Saturday, May 15, 2010

Cabin - or how to add compund curves to plywood

The cabin is another enjoyable part to build.
First it is rather large. Second it really changes the appearence of your boat. Finally, it is interesting to see how much bent that plywood is capable of handling !
To be quite honest, it is so much bend and twist that I did it over a few days, letting the plywood rest somehow and assume its final shape without too much stress.
This is how I did it:
First thing I did was do simply lay out all panels to have a sense of the work ahead. It was obvious that some force would be necessary to close that thing alltogether...!

Then I started working the middle panels. That bent is rather simple and straight forward. Moreover, it is not compunded so the plywood does not complain too much. I used hight tech weights (straps and stones !) to get those panels in shape and stitched them progressively from back to front where the tension was much greater. I let them rest overnight.

On the picture on the left, you can see the weights used. The panels are not yet fully stiched but holes were pre-drilled and that worked fine for me.

Once everything was pretty much stiched all together, I was confronted with the challenge of adding a compound curve at the tips of the cabin panels to make them fit flat on top of f53.5 .
A significant gap (below) would have to be closed.....So I once again left everything rest overnight.

The next day I started bending the front of those panels with two pieces of wood (placed above and underneath the tips) and clamps.
10 mns torturing the ply and all panel tips were flat without any cracking sound.
I temporarly screwed them to the two pieces of wood and micro-fileted all panels from above and from below with epoxy thickened with microfibers, without yet removing any zip ties.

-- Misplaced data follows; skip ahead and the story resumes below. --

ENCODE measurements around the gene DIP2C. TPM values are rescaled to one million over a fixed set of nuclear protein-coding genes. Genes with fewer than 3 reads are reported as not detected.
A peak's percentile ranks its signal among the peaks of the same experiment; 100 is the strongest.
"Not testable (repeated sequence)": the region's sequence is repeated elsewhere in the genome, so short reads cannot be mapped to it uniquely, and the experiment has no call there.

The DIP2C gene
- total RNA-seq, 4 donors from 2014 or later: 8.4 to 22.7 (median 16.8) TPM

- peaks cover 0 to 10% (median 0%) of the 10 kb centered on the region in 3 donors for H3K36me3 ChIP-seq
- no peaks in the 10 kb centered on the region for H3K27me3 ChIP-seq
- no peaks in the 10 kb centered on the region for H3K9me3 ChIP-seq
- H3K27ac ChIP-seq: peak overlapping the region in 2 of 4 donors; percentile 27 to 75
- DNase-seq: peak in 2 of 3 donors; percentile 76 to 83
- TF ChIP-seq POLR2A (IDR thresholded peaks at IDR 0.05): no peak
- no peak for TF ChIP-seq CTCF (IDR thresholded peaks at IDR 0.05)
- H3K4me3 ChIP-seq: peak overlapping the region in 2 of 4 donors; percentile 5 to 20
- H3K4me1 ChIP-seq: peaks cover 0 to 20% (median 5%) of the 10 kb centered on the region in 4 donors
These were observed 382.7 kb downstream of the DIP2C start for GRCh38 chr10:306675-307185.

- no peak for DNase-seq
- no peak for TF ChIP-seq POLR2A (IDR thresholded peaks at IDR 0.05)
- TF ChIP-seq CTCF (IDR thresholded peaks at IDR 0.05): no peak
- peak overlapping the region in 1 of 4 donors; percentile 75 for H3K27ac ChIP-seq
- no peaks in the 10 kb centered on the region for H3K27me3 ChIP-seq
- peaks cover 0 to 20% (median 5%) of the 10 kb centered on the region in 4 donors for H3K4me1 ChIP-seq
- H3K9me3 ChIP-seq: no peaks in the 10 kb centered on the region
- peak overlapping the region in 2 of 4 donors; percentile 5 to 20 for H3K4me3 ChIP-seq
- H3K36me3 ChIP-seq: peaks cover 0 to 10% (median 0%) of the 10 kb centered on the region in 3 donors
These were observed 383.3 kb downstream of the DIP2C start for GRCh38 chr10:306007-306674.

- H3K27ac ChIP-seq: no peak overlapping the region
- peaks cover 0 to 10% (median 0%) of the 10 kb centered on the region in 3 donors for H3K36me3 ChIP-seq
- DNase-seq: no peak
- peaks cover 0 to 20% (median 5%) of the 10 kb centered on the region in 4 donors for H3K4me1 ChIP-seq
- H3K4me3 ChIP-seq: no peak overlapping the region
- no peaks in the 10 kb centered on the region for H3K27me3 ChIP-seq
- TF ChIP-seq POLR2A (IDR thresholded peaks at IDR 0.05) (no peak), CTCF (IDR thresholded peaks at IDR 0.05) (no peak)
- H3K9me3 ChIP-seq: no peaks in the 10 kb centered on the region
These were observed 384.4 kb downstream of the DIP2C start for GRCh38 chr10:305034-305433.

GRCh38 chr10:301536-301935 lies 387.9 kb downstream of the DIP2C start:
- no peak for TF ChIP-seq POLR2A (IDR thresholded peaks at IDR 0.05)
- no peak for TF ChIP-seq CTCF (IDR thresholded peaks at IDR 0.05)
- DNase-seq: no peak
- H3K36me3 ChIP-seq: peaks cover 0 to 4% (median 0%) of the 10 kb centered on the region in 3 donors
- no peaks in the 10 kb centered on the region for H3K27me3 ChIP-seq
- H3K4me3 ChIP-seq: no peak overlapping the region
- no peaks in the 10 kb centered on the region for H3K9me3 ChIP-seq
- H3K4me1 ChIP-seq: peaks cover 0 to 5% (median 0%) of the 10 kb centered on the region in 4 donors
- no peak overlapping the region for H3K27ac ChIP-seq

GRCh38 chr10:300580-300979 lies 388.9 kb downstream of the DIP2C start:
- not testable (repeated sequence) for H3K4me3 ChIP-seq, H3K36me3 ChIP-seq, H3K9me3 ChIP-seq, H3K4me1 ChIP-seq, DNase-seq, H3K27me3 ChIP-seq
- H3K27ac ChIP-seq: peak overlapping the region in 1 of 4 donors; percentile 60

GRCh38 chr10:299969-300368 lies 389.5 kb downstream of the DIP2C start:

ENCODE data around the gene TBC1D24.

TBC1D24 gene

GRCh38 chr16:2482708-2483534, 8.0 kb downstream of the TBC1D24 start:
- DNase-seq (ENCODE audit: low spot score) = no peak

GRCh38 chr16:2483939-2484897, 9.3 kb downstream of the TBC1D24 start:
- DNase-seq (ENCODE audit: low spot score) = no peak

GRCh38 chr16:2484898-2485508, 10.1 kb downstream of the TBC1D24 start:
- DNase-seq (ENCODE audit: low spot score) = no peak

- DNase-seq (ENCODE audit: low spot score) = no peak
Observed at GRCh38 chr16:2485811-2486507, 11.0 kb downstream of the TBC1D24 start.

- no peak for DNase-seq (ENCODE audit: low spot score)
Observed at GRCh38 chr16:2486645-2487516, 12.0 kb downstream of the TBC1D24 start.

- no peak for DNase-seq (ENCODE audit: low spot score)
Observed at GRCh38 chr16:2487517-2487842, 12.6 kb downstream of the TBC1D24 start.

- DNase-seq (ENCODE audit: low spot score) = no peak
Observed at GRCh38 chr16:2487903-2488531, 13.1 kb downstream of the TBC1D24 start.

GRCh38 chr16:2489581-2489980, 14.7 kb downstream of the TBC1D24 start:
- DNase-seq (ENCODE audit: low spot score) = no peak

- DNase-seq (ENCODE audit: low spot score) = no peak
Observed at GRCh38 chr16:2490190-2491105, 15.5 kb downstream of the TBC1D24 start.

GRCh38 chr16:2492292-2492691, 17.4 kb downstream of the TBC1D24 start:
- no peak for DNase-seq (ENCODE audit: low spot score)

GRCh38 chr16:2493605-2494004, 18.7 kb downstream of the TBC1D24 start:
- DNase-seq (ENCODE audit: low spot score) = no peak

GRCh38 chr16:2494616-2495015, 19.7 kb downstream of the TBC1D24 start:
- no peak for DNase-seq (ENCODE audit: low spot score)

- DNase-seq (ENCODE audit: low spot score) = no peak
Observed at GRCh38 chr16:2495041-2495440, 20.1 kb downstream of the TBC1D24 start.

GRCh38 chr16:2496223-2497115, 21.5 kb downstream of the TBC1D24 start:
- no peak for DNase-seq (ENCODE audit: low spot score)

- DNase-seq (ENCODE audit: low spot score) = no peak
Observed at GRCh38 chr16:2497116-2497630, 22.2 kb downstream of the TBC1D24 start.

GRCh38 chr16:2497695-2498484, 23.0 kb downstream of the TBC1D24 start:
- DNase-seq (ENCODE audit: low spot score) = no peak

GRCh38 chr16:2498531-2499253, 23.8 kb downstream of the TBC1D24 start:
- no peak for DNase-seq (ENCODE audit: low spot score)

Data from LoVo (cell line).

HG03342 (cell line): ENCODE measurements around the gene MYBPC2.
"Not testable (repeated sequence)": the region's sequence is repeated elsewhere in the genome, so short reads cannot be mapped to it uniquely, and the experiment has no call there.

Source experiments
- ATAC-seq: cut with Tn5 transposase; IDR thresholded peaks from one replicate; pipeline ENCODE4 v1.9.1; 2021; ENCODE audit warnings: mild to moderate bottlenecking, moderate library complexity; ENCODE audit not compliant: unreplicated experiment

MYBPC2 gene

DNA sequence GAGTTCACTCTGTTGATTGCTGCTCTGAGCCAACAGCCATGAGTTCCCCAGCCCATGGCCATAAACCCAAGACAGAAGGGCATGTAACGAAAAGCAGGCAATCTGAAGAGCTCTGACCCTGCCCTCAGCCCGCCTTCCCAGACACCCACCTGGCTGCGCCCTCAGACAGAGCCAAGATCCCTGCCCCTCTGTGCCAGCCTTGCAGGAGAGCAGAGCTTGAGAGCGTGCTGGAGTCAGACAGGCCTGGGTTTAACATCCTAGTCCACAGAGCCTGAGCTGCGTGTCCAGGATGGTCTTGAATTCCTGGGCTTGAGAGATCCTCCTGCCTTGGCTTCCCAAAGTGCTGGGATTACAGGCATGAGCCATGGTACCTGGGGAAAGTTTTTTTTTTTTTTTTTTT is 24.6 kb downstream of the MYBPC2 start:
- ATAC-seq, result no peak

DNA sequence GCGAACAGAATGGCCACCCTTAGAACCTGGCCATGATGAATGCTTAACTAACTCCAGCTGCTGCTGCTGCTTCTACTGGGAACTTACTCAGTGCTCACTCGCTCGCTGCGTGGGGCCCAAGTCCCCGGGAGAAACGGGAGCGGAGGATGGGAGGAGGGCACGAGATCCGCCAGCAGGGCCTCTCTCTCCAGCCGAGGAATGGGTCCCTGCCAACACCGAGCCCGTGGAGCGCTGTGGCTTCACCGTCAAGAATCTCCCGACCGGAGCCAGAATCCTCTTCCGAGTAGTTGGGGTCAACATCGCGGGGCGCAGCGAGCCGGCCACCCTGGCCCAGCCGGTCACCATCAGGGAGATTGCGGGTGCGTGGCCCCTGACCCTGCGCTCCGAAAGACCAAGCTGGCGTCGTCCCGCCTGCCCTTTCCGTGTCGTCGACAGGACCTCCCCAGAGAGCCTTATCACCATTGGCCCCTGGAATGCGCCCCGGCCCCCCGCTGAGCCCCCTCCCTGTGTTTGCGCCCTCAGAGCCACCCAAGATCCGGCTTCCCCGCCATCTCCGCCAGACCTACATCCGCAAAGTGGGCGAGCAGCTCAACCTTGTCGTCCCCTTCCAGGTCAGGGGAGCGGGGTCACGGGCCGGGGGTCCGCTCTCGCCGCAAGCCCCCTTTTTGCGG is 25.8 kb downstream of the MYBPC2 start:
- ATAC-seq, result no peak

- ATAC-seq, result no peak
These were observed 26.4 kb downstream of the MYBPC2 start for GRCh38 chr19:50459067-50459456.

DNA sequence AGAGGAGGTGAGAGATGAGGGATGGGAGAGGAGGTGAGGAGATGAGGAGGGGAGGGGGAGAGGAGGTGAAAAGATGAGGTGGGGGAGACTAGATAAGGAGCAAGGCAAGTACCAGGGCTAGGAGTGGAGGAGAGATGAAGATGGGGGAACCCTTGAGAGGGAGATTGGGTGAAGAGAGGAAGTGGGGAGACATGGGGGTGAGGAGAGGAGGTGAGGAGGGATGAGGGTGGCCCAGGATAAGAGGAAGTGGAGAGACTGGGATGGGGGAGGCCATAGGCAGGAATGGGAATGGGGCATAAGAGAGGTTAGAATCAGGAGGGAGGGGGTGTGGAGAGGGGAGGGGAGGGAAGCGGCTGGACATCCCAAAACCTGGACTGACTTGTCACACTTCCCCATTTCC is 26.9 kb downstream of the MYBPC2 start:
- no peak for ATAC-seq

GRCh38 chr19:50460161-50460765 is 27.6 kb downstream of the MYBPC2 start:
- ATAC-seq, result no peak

What I also did to absorb and hold some of that front panels tension was to add 2 strips of plywood on the underside of the cabin, across all front panel tips.

Those arched strips have pretty much an opposite force to the panels tips and help a lot to hold all of that tension.

The voids that you can see on the picture (top is upside down) are actually from some bad trimming I did. At one point forcing the panels down, I had to trim the panels inside edges because they were overlapping. So I cutted some of what I considered to be excess plywood.. (!?) After, fully flattening the tips, I ended up with gaps between the side panels... :(
This is not so bad though as a large part of this cabin front will be cutted to perfectly fit the boat. The cabin top is indeed a little too long and will be shortened about 2 inches length wise.
In addition whatever gaps leftover can easily be filled with a mixture of epoxy and microfibers. It is a tough putty once it dries !
If I had to do it again, however, I would have started to flatened the tips, then released some of the tips zip ties to avoid the panels to overlap, then kept on flatenning the tips without doing any trimming.

The cabin top looks now really solid. I might just laminate some carbon on those cross-stringers to make them even stronger.

Bunks time

Also worked on the bunks.